v-11M-1 (p) ! v-11M0(pk-1) ! v-11M0(pk)
# # #
Tel1(2k-1W (k)) ! Tel1(2k-1S2k-1) ! Tel1(2k+1S2k+1):
Here W (k) is the usual fiber of the double suspension; that the left vertical
arrow is an equivalence was noted in [9]. We have also used the equivalence
v-11M25-d(312) ' v-11Mn (312).
To prove the isomorphism when Y = K, we need to review from [4] the way
in which v-11ss*(K) is obtained. Looping the map K ! W of (1.1) and follow-
ing by the map W ! S23 of [8] induces an epimorphism v-11ss4i+1(K) !
v-11ss4i+1(S23), which is bijective unless v-11ss4i+1(K) Z=312, in which case *
*it
has kernel Z=3. Obstruction theory shows that, after looping sufficiently, there
is a commutative diagram as below. We continue to let n = 4 . 310+ 23.
v-11Mn?(312) ! v-11Mn?(311)
?yh ?yf
Tel1(K) ! Tel1(W ) ! Tel1(S23)
The preceding paragraph showed that f induces an iso in ss4i+1(-), and the
diagram and preceding statements then imply the same for h.
The map v-11Mn (312) -h! Tel1(K) induces an isomorphism in ssi(-) when-
ever i n - 1 mod 4 . 311, in which case both groups are Z=312. We show that
h induces an iso in ssi(-) whenever i 2 mod 4 by showing that we can choose
elements ai (resp. bi) of order 3 in ss4i+2(v-11Mn (312)) (resp. ss4i+2(Tel1(K)*
*))
so that h*(ai) = bi. This is accomplished by induction on i once we observe that
the classes are related by the following Toda brackets.
(2.1) ai+1 =
(2.2) bi+1 = :
The case i n - 1 mod 4 . 311 starts the induction.
Equation (2.1) is well-known in Mn (3), as this bracket defines the Adams
periodicity. The canonical map Mn (3) ! Mn (312) induces an injection in
v-11ss4i+2(-), and so the bracket formula (2.1) in Mn (312) follows from that
in Mn (3).
In order to prove (2.2), it seems convenient to use the stable complexes int*
*ro-
duced in [9]. There is a diagram of cofibrations of spectra
3P 4 8P 12
# #
B0 ! K0 ! W 0
# #
7P 12 23P 44
EQUIVALENCES OF TELESCOPES 5
such that
v-11ss*(K) v-11sss*(K0) v-11J*(K0);
with a similar relationship for W and W 0and for B and B0. Here J is the
fiber of 2 - 1 : ` ! 4`, with ` a summand of bu(3). We have adopted here
nonstandard notation P 4nfor the 4n-skeleton of the 3-localization of B1 . This
space is usually called B4n, but we are using B for sphere bundles. It is possi*
*ble
that 23P 44or W 0might have to be suspended more times in order that these
cofibrations exist, but, as in [6, 8.21],0one can show that if this is the case*
* then
the attaching map 23+LP 44! v-119P 12or L W 0! v-11B0 has filtration
large enough that the analysis which follows remains valid.
The analysis of v-11ss*(K) in [4] shows that, for any i > 15 (so that these
`*(-)-groups are isomorphic to the corresponding v-11`*(-)-groups), there are
isomorphisms and exact sequences as below.
`4i+2(W 0) `4i+2(23P 44) Z=311;
`4i+3(W 0) `4i+3(8P 12) Z=33;
0 ! `4i+2(3P 4) ! `4i+2(B0) ! `4i+2(7P 12) ! 0
| | |
Z=3 Z=34 Z=33;
and
`4i+3(K0) ! `4i+3(W 0) ! `4i+2(B0) ! `4i+2(K0) ! `4i+2(W 0) ! 0
| | | | |
0 Z=33 Z=34 Z=312 Z=311:
We prefer to picture this as in the chart below for `*(K0), where o's come from
23P 44, O's from 7P 12, *'s from 8P 12, and the x from 3P 4.
x
x b|*@
b|*@ b|*@
b|*@ b|*@
b|*@ r||
r|| r|
r| r||
r|| r|
r| r|
r| r||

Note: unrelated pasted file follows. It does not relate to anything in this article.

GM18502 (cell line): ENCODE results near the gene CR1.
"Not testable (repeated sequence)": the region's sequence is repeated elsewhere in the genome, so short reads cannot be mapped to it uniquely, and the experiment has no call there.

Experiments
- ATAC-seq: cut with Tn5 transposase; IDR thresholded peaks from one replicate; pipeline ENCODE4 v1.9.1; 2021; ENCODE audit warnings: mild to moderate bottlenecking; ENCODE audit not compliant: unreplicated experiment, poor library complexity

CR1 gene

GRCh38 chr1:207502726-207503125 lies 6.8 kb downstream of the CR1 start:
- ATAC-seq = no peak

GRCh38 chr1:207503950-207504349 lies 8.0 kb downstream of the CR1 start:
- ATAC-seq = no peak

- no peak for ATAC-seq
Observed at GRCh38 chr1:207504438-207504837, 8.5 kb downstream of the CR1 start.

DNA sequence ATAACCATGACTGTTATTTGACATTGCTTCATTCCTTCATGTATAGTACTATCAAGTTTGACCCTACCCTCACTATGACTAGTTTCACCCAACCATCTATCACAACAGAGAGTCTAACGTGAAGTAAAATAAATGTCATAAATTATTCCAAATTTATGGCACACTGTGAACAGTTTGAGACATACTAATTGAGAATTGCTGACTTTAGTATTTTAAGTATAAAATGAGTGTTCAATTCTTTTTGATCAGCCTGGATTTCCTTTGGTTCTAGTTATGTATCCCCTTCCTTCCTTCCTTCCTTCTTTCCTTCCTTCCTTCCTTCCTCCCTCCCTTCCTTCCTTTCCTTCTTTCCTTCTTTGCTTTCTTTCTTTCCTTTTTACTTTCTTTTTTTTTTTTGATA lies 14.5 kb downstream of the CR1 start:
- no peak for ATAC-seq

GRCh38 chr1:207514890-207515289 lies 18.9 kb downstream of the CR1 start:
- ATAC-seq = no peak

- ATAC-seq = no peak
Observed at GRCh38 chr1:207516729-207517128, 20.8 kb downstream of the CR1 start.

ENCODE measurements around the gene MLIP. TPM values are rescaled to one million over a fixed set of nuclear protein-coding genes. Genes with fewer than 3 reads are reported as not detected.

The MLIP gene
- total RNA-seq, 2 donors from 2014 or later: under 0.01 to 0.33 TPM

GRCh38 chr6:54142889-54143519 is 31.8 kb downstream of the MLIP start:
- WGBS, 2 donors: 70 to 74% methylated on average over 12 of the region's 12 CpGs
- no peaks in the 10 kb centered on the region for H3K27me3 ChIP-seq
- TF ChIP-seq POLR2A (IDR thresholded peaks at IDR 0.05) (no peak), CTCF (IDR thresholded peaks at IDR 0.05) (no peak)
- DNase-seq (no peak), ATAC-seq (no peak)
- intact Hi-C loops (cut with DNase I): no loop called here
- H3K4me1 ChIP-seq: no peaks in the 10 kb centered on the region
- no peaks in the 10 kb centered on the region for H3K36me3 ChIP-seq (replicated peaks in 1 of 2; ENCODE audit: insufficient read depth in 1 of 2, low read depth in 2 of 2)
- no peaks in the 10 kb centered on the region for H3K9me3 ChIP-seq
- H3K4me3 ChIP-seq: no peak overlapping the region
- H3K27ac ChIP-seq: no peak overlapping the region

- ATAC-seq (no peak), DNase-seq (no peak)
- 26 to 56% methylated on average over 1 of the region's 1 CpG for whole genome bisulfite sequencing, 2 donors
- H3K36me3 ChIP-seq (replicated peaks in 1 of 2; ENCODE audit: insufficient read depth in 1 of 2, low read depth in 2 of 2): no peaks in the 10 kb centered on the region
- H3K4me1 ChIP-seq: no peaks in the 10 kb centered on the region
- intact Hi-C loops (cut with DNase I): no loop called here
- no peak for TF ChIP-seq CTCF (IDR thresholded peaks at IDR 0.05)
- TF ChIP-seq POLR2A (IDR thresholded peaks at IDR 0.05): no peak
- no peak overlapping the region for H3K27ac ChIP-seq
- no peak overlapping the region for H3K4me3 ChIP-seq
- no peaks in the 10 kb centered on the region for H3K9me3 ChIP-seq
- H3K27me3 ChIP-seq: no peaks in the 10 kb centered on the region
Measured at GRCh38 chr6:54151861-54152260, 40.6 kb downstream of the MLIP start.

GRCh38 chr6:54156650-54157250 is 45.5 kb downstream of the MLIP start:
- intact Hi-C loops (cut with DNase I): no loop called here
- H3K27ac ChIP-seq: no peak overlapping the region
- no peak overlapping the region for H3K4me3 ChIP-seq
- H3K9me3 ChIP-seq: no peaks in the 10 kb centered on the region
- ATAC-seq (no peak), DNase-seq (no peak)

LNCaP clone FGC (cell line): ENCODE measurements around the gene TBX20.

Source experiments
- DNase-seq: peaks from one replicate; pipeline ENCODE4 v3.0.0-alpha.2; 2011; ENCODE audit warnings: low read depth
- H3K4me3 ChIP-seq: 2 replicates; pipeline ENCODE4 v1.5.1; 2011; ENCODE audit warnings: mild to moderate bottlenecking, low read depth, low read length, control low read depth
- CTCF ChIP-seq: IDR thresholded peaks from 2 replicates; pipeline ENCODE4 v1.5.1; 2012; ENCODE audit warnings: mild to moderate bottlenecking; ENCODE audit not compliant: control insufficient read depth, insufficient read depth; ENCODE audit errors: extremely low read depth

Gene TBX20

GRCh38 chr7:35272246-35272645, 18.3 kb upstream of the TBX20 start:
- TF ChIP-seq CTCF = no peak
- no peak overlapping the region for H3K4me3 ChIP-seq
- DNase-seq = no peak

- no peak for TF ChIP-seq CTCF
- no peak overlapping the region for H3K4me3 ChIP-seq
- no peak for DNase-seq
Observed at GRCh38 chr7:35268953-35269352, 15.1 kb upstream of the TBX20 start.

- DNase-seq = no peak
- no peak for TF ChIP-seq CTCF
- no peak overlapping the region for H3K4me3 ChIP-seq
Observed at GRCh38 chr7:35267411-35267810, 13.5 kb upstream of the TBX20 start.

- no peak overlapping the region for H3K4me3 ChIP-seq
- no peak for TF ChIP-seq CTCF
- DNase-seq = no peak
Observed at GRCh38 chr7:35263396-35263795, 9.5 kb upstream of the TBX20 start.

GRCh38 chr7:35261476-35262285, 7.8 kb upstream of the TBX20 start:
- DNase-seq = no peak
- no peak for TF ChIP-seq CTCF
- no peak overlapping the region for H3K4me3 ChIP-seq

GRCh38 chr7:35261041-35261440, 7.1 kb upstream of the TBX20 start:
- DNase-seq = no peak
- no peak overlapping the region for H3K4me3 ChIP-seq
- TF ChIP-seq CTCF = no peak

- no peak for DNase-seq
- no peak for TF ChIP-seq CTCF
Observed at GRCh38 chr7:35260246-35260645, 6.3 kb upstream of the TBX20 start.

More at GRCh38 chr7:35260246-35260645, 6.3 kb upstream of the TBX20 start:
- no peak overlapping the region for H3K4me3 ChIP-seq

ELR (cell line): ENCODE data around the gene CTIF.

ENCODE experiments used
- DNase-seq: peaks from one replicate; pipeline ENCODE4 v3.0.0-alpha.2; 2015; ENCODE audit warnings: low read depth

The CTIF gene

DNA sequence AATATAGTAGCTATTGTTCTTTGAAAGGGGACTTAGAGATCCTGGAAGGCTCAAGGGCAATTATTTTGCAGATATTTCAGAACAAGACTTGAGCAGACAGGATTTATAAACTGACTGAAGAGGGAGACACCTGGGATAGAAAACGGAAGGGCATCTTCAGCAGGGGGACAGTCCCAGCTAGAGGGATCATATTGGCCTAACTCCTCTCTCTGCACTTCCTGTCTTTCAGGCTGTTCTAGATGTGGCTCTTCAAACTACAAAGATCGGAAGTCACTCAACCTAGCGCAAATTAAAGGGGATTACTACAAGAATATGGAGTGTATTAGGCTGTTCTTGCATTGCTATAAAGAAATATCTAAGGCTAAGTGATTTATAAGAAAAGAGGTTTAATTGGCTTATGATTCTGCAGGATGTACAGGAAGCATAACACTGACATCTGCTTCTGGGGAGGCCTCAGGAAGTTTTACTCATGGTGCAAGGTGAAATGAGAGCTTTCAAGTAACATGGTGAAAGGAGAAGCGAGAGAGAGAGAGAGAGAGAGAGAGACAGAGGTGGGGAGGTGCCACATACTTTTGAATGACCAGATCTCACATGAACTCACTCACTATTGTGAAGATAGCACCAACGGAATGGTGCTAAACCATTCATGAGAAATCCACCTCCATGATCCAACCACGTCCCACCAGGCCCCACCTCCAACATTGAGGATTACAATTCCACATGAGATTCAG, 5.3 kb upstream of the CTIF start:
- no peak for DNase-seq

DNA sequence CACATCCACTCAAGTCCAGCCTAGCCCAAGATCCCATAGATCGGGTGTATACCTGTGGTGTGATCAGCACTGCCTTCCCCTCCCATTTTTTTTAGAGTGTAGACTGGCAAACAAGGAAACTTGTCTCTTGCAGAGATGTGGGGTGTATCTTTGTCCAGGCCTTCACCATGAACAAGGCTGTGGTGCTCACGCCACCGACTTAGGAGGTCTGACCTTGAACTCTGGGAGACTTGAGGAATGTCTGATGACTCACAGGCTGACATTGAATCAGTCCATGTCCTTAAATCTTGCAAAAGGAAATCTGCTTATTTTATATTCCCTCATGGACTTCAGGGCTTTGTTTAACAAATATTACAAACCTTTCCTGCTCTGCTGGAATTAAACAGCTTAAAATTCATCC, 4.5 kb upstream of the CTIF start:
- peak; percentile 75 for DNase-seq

r|| r|
r|`*(K0)r|
r| r||
r|| r|
r| r|
r|
4i + 2 4i + 6
6 DONALD M. DAVIS
The element bi of order 3 in J4i+2(K0) corresponds to the element b0iof order
3 in `4i+2(K0), which is the bottom O in the chart. It is clear from the above
chart or exact sequences that these satisfy v1b0i= b0i+1, and, on elements of o*
*rder
3, multiplication by v1 corresponds to the bracket in (2.2). This completes the
proof of Theorem 1.1. ||
The equivalence Tel1(K) ! Tel1(dS25) is of course obtained as the compos-
ite -1 0
Tel1(K) h-! v-11Mn (312) -h! Tel1(dS25):
If this is preceded by the1inclusion1K ! Tel1(K), the composite must factor
through a map K ! d+4k3 S25 for some nonnegative integer k. As explained
in [7], such a map will induce a map of telescopes, which will be the equivalen*
*ce.
This explains the sentence which follows Theorem 1.1.
3. Harper's complex at an arbitrary odd prime
In [11 ], Harper constructed a finite p-local H-space Kp for any odd prime p,
which he calls the "torsion molecule." It satisfies
H*(Kp) E[x; y] Zp[z]=(zp);
with |x| = 3, y = P1x, and z = fiy. We use Zp = Z=p, all cohomology groups
have coefficients in Zp, and E denotes an exterior algebra.
In this section, we present several results about these spaces Kp. First is *
*an
unpublished proof of Harper of the following result, which generalizes (1.1) to
an arbitrary odd prime.
Theorem 3.1. There is a p-local fibration
B(3; 2p + 1) -f! Kp -g! ^S2p+2
such that f* sends E[x; y] isomorphically onto H*(B(3; 2p + 1)), and g* sends
H*(S^2p+2) isomorphically onto Zp[z]=(zp).
The spaces B(3; 2p + 1) and ^S2p+2were defined in Section 1.
Next we prove the following result, which generalizes to any odd prime the
3-primary calculation in [4, 1.3].
Theorem 3.2. The only nonzero groups v-11ssj(Kp) are
2+p; (i-p-2-pp2+p-2)+1)
v-11ssqi+2(Kp) v-11ssqi+1(Kp) Z=pmin(p p :
The proof of Theorem 1.1 then generalizes directly to yield Theorem 1.3.
In order to construct the map g of Theorem 3.1, we need the following re-
sults from [11 ]. A space X is a power space if it has a self-map which induces
multiplication by ffl on the indecomposables of H*(X), where ffl is a generator*
* of
EQUIVALENCES OF TELESCOPES 7
(Z=p)*. An H-space is a power space. En route to proving in [11 , Thm B] that